How to Tell If Your Dry Skin Is Something More Serious


If you’ve ever suffered from dry skin, it can take several different products, scaling back on the hot showers and a bit of trial-and-error before you get things under control. But what happens when none of your efforts work and your dry skin is in fact something more difficult to treat, such as eczema or psoriasis? Here, dermatologists explain the difference between dry skin and common skin conditions eczema and psoriasis that are linked to dryness, and when it’s time to call the doctor.

Characteristics of Dry Skin

“Dry skin results when our environment is less humid than our skin and we lose moisture to our surroundings,” explains New York dermatologist Orit Markowitz, MD. “Moving to the tropics would cure your dry skin, but if that is not an option, then a humidifier and moisturizing after a shower with a moisturizer that seals in moisture like Alastin or Aquaphor Spray, will help as well.”

Eagan, MN dermatologist Charles Crutchfield III, MD advises his patients to always use a gentle soap that contains no detergents (or a low amount) when they shower or bathe. “I recommend Vanicream’s Cleansing Bar or Dove’s Unscented Bar. That’s as important as the lotion is, which you should apply directly after bathing. Use a cotton towel to pat dry and then apply the lotion. Be sure to also put lotion on your hands every time you wash them, especially in the winter. That makes a big difference.”

“Anytime the dry skin develops into cracks, fissures, irritation, bleeding, and/or there is pain or discomfort, then it should be treated,” adds Dr. Crutchfield. “Usually, a dermatologist can tell the difference between eczema and psoriasis, but the main thing is to keep your skin hydrated so xerotic eczema (dermatitis from excessive dryness) does not happen.”

Characteristics of Eczema

“There are different categories of dry skin just like there are different categories of eczema, but the classic dry skin category is on the spectrum with the classic nummular eczema category,” Dr. Markowitz explains. “When does it officially become nummular eczema? When we start to see patches of flaking, not just overall flakiness or dryness. Avoiding scrubs and harsh soaps is important, and if things do not improve, then you may have a more severe form of eczema and seeing a board-certified dermatologist may be the next step.”

Dallas dermatologist Rebecca Marcus, MD says eczema tends to occur on the inner arms, backs of the knees, hands, neck, and around the eyes, though it can occur on any part of the body. “The difference between dry skin and eczema essentially is inflammation in the skin,” adds New York dermatologist Joshua Zeichner, MD. “When the skin barrier becomes disrupted, it can lead not only to loss of hydration, but also inflammation that translates to a red, itchy rash. That’s what we call eczema.”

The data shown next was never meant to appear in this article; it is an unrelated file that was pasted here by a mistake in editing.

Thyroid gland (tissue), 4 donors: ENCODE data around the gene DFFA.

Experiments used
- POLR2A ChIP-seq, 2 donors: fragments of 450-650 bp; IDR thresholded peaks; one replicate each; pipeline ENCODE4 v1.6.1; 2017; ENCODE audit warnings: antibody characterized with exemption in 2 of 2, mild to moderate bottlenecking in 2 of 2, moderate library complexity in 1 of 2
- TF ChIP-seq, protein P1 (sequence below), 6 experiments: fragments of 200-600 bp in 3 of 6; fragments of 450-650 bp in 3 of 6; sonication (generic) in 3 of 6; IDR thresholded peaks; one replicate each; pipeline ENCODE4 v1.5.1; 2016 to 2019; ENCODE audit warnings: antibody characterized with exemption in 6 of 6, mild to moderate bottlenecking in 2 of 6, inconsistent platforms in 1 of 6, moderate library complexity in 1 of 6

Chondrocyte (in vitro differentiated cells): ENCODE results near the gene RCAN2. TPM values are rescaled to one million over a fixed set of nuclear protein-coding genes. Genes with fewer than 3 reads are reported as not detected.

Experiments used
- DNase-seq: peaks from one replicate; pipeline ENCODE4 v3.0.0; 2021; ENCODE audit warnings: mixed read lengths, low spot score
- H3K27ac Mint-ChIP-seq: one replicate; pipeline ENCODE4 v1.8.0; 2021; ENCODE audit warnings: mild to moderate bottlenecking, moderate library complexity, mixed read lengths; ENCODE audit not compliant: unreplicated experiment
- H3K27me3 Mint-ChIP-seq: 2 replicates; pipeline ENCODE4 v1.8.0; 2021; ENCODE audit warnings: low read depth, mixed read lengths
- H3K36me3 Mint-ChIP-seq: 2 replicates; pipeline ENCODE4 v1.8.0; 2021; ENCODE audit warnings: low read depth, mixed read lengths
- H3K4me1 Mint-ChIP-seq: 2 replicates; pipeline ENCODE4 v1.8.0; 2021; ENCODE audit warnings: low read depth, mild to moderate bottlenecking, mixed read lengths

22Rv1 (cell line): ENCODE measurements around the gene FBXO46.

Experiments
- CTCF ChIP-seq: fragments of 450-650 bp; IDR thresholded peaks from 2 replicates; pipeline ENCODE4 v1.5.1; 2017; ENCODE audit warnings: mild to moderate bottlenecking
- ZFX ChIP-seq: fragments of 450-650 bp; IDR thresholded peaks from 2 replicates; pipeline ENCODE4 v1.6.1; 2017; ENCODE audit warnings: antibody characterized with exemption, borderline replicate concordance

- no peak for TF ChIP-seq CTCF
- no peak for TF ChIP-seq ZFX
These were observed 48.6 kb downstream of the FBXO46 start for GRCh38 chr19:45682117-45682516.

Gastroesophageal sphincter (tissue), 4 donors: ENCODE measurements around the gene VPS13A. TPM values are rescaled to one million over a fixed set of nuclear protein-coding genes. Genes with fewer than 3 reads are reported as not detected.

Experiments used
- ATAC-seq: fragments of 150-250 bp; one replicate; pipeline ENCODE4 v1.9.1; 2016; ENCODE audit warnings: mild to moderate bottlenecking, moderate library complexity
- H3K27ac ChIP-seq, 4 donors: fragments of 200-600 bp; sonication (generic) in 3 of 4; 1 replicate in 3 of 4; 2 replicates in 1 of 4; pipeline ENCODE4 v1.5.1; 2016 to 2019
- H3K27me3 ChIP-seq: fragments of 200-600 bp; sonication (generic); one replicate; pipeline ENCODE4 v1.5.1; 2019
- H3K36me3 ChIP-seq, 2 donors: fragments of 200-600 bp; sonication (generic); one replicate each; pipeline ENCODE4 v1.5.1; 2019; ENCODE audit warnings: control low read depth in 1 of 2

“Eczema can be flared with dry skin, but can also be triggered by stress, certain fabrics, scents or perfumes, and other factors, and is due to an inherent weakness in the skin barrier,” explains New York dermatologist Rachel Nazarian, MD. “Eczema often evolves into an inflammatory itchy rash, increasing risk of skin infection. One of the most important aspects of eczema is skin care and method of cleansing. Harsh or aggressive cleansing can directly cause eczema flares, and increase risk of future flares by weakening the skin further. I recommend for all my patients struggling with eczema to minimize hot showers, use only unscented gentle cleansers, and moisturize their skin daily.”

If a flare cannot be managed by these simple changes, or by the use of a topical over-the-counter steroid cream (hydrocortisone) for a week, Dr. Nazarian recommends contacting your dermatologist for evaluation. “Keep in mind always that eczema has a risk of becoming infected, and oftentimes secondary antibacterial medications are required, or stronger steroid and non-steroid prescription creams are necessary.” 

Characteristics of Psoriasis

Germantown, TN dermatologist Purvisha Patel, MD says psoriasis is when your T cells attack your skin and create inflammation in your body, resulting in rashes that vary in color. “These flares can be caused by strep throat or viruses and stress.”

“Psoriasis tends to be distributed on the scalp, elbows, knees and lower back, but like eczema, it can occur anywhere on the body,” Dr. Marcus explains. “It typically presents with red, inflamed, scaly patches and plaques on the skin, often in distinct shapes with areas of demarcation, whereas dry skin tends to be more widespread. Psoriasis may also be associated with joint pain or nail pitting, or it may have no associated symptoms. Dry skin tends to improve with the use of moisturizer, whereas this will have minimal effect for eczema and psoriasis. If you have dry, scaly, inflamed skin that is not getting better with over-the-counter moisturizers, it’s time to call a dermatologist.”